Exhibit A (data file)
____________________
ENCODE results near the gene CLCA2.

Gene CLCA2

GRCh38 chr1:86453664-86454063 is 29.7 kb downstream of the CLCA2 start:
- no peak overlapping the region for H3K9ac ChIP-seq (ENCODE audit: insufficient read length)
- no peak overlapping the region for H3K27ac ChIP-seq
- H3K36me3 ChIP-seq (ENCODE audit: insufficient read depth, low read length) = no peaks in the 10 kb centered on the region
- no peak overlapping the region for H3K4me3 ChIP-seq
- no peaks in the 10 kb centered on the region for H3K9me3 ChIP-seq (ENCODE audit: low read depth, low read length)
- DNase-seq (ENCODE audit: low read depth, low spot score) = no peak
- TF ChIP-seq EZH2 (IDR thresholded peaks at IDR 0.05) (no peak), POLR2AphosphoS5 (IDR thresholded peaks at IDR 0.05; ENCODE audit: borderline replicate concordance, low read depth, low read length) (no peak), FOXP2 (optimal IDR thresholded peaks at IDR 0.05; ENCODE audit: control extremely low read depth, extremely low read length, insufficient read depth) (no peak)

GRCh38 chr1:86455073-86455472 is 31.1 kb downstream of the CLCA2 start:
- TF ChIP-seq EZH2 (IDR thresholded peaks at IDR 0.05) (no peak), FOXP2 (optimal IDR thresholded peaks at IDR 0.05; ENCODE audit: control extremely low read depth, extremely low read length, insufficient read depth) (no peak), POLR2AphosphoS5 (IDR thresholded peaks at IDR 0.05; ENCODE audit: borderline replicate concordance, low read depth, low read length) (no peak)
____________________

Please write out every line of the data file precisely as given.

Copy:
ENCODE results near the gene CLCA2.

Gene CLCA2

GRCh38 chr1:86453664-86454063 is 29.7 kb downstream of the CLCA2 start:
- no peak overlapping the region for H3K9ac ChIP-seq (ENCODE audit: insufficient read length)
- no peak overlapping the region for H3K27ac ChIP-seq
- H3K36me3 ChIP-seq (ENCODE audit: insufficient read depth, low read length) = no peaks in the 10 kb centered on the region
- no peak overlapping the region for H3K4me3 ChIP-seq
- no peaks in the 10 kb centered on the region for H3K9me3 ChIP-seq (ENCODE audit: low read depth, low read length)
- DNase-seq (ENCODE audit: low read depth, low spot score) = no peak
- TF ChIP-seq EZH2 (IDR thresholded peaks at IDR 0.05) (no peak), POLR2AphosphoS5 (IDR thresholded peaks at IDR 0.05; ENCODE audit: borderline replicate concordance, low read depth, low read length) (no peak), FOXP2 (optimal IDR thresholded peaks at IDR 0.05; ENCODE audit: control extremely low read depth, extremely low read length, insufficient read depth) (no peak)

GRCh38 chr1:86455073-86455472 is 31.1 kb downstream of the CLCA2 start:
- TF ChIP-seq EZH2 (IDR thresholded peaks at IDR 0.05) (no peak), FOXP2 (optimal IDR thresholded peaks at IDR 0.05; ENCODE audit: control extremely low read depth, extremely low read length, insufficient read depth) (no peak), POLR2AphosphoS5 (IDR thresholded peaks at IDR 0.05; ENCODE audit: borderline replicate concordance, low read depth, low read length) (no peak)